The first GOP presidential debate held in New Hampshire is only the first of many such events that will take place between now and the end of the primary/caucus season next year. Results from a first debate can hardly be expected to be dispositive about the race, and none of the candidates behaved in a manner that will disqualify them from going on.
Nevertheless, the debate signaled that the Republican contest is going to be hard fought, and that the field, as it stands now, has been undervalued generally by the media. At least two more “serious” candidates are likely to enter the race very soon, and the next debate could be noticeably larger.
A number of opinions have already been expressed by pundits, political operatives, and campaign staff figures about who “won” and who “lost.” I urge the reader to be cautious about making judgments based on these various opinions, including any that I might express here.
I do think some candidates enhanced their standing in the public with their performance in the debate, and others did not. The consensus of “conventional wisdom” was that Mitt Romney, Michelle Bachmann, Newt Gingrich and Herman Cain were in this positive category. Consensus seems to suggest that Tim Pawlenty missed an opportunity to enhance his, and that Ron Paul and Rick Santorum did little to improve their image. This conventional assessment may or may not be entirely correct, but the general impression is that the whole field had an initial positive evening.
This occurred in spite of the very flawed format created by CNN for the debate, and I hope that the individual campaigns and candidates will resist the gimmickry and moderator interference of this format imposed by sponsors and producers of future debates.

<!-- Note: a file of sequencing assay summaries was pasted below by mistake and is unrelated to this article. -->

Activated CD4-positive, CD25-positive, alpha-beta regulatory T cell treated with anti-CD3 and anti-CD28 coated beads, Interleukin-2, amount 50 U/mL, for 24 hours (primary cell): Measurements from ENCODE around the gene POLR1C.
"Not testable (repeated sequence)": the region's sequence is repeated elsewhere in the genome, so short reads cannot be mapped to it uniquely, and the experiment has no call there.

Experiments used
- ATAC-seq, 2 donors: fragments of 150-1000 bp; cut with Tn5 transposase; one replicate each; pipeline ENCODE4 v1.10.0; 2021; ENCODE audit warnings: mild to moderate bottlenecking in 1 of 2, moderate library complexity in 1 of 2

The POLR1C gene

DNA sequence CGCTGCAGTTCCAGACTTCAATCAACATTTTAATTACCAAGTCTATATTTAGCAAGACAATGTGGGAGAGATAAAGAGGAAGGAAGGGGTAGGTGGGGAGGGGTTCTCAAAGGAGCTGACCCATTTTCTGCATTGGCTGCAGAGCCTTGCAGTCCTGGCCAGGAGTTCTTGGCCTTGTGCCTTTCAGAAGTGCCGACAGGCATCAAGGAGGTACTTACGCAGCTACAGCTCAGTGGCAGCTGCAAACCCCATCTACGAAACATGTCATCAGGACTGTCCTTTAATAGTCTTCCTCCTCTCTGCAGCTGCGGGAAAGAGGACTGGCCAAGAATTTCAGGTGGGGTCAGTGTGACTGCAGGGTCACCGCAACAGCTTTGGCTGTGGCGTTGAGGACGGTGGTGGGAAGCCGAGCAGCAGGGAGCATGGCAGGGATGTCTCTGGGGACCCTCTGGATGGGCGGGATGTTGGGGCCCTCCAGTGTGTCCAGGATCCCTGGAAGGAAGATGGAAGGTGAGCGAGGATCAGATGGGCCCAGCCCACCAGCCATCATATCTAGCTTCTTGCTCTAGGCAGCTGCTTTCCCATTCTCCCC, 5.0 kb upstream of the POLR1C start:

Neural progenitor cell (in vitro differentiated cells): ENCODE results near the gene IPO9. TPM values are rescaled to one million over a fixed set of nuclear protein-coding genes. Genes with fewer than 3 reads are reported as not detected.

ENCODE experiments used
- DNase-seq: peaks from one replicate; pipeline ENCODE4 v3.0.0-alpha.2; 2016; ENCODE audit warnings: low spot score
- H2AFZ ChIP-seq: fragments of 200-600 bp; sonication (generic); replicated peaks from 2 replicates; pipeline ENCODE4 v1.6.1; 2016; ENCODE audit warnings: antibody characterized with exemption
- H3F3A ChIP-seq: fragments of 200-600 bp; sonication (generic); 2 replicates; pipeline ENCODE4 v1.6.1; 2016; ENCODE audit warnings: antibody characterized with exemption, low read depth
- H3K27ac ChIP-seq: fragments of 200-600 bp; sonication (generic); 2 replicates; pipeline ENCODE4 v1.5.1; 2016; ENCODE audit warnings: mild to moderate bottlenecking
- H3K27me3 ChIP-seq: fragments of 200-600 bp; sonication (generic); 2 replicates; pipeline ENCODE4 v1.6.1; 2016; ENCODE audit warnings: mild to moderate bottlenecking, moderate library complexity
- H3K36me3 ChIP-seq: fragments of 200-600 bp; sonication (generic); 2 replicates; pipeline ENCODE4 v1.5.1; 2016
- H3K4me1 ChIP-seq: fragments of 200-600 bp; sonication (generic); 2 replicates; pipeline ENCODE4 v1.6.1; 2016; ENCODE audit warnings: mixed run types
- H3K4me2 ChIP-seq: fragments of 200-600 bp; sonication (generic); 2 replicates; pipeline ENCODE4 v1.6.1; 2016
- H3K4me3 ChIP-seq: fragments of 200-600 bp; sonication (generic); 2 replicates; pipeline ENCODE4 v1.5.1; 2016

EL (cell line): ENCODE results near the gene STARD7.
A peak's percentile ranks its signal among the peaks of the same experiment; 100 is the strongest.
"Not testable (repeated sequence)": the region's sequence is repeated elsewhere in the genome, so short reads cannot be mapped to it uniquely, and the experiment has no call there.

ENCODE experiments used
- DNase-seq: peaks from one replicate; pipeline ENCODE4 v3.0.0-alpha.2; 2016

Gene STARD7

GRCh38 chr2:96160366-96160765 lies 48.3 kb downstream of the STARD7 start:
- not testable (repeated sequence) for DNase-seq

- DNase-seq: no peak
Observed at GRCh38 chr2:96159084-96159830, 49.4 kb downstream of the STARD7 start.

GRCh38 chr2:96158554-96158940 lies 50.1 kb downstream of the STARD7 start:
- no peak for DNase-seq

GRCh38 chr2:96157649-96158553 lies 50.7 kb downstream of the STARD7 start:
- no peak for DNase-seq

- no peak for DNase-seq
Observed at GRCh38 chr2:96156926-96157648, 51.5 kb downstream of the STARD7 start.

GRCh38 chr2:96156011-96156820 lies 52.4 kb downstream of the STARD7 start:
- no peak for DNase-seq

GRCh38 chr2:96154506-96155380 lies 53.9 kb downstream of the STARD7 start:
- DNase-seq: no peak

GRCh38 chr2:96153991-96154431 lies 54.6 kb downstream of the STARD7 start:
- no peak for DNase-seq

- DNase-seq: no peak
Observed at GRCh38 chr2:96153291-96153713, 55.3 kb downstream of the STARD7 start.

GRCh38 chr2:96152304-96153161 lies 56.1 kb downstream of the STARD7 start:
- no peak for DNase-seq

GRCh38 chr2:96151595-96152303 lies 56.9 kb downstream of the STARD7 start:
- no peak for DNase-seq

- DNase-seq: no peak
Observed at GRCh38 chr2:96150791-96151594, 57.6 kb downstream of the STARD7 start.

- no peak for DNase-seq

Almost certainly, the next debates will include the eventual full field. Former Governor Jon Huntsman of Utah and current Texas Governor Rick Perry are likely to be not only serious candidates, but should be strong new voices in future debates if one or both of them enter the race. The first debate saw the candidates turn their main criticism to President Obama, his administration and the Democratic-controlled Congress. As the calendar approaches actual voting, most of these candidates will be sorely tempted to attack each other as well.
Mr. Huntsman, advertised in advance as the most moderate figure in the field, may introduce some conflict in future debates, but for now, the whole field seems in general agreement on most issues. Only Mr. Paul has clear record of believing in very different perspectives on major issues, and as happened in the last cycle, he is expected to receive very limited if somewhat noisy support from his small neo-libertarian base. On foreign policy, in particular, Mr. Paul is outside the general conservative agreement on foreign policy. Mr. Santorum, a former U.S. senator from Pennsylvania, is familiar with the issues, but other than his resume, there was no indication from the first debate of why he is running for president.
Mr. Gingrich has been widely dismissed in the media, and among political insiders, following his recent gaffes and the quitting from his national campaign by some of his top staff. His strong performance at the first debate, however, indicates he is not going to fade away any time soon.
The promotion of Mrs. Bachmann’s performance in the debate included much of it coming from the Old Media and liberal Democrats whose sincerity and wisdom on the subject is seriously in doubt. Mr. Obama’s supporters would rejoice if Mrs. Bachmann were the GOP nominee. I also think the criticism of Mr. Pawlenty’ performance is, at the least, premature. He has shown himself in the past to be a quick study, and could shine in future debates.
Finally, Mr. Romney’s standing was clearly improved in New Hampshire. He did not make any mistakes, while he sounded as if he were more and more in command. He has political weaknesses, and does not yet, have the conservative GOP base behind him, but if future debates go generally as this first one did, his “frontrunner” status
will become more difficult to overcome.